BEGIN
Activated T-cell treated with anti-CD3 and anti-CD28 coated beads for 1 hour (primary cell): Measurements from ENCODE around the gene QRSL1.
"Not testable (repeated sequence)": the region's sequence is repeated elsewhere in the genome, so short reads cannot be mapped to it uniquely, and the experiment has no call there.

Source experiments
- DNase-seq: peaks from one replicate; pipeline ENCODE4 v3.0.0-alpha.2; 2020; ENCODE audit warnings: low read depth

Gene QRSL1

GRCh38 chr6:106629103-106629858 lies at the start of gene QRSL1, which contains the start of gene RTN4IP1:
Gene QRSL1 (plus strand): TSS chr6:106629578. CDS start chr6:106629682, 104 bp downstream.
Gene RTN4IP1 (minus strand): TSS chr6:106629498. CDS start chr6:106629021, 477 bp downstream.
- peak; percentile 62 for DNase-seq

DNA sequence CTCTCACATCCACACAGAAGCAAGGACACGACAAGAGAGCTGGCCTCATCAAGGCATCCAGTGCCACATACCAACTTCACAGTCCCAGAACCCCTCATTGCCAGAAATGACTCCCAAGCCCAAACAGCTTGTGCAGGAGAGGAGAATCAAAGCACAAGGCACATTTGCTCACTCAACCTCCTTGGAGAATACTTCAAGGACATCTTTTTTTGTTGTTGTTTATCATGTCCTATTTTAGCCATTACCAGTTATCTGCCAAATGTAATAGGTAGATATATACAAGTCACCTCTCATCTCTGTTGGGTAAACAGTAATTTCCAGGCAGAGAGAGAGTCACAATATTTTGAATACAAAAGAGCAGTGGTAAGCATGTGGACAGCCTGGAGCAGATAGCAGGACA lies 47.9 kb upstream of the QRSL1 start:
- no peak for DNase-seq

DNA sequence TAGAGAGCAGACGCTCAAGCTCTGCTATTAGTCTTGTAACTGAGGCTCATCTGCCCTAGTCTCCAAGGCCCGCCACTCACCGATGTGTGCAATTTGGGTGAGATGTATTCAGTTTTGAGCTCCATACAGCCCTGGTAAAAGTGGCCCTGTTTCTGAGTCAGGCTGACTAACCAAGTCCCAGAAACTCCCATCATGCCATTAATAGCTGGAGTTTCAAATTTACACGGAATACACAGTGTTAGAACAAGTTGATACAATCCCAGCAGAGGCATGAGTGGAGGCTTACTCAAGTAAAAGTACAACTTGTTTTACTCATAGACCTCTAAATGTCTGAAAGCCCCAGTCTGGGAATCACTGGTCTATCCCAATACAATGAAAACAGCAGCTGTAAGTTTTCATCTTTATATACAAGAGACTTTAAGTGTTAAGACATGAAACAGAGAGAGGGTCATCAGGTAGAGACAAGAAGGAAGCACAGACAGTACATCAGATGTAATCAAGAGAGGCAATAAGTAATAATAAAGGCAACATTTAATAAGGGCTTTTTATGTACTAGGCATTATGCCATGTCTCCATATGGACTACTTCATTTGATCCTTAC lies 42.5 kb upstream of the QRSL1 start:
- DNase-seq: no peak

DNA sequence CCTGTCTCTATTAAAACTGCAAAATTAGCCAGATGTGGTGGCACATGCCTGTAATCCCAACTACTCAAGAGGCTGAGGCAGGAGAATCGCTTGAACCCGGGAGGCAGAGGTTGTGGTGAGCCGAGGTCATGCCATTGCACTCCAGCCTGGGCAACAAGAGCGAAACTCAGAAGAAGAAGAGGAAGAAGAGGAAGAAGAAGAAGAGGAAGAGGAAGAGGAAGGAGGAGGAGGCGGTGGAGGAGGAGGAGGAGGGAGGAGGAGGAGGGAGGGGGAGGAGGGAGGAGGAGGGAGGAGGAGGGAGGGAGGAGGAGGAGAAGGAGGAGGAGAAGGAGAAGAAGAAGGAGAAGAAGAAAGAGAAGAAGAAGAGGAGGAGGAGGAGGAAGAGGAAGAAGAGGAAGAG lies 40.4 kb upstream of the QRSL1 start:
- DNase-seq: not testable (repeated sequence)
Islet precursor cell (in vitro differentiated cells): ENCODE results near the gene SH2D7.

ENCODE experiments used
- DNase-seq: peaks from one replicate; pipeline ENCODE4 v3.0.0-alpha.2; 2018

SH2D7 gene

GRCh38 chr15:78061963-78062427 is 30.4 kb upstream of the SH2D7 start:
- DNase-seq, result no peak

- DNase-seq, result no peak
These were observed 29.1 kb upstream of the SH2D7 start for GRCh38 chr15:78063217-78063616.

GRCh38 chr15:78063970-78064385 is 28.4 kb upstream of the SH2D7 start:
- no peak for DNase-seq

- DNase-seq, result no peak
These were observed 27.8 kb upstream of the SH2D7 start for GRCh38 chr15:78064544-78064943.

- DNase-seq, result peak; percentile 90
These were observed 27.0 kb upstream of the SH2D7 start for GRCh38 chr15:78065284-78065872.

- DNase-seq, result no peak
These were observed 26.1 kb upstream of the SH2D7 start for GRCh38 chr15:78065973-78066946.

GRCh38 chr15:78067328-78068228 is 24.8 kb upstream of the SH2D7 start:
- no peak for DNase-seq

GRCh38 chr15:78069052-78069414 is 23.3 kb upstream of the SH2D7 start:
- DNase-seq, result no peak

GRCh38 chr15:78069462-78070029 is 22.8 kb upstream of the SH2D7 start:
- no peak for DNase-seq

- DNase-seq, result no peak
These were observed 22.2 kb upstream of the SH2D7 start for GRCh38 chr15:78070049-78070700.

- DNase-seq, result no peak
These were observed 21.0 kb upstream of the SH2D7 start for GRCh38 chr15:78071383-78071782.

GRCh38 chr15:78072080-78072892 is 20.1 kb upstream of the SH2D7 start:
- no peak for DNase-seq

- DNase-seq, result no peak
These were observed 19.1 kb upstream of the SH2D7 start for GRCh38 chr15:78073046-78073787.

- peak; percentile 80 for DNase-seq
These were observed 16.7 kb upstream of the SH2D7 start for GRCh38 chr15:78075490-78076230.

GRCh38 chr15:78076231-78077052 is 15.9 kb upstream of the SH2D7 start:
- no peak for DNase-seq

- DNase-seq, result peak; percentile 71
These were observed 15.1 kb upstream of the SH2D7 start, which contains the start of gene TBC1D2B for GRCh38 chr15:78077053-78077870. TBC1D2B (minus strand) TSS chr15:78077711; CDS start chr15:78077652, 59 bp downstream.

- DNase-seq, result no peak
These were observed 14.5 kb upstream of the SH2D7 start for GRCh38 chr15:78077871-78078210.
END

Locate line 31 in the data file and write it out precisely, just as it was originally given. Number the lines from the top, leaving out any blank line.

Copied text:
These were observed 26.1 kb upstream of the SH2D7 start for GRCh38 chr15:78065973-78066946.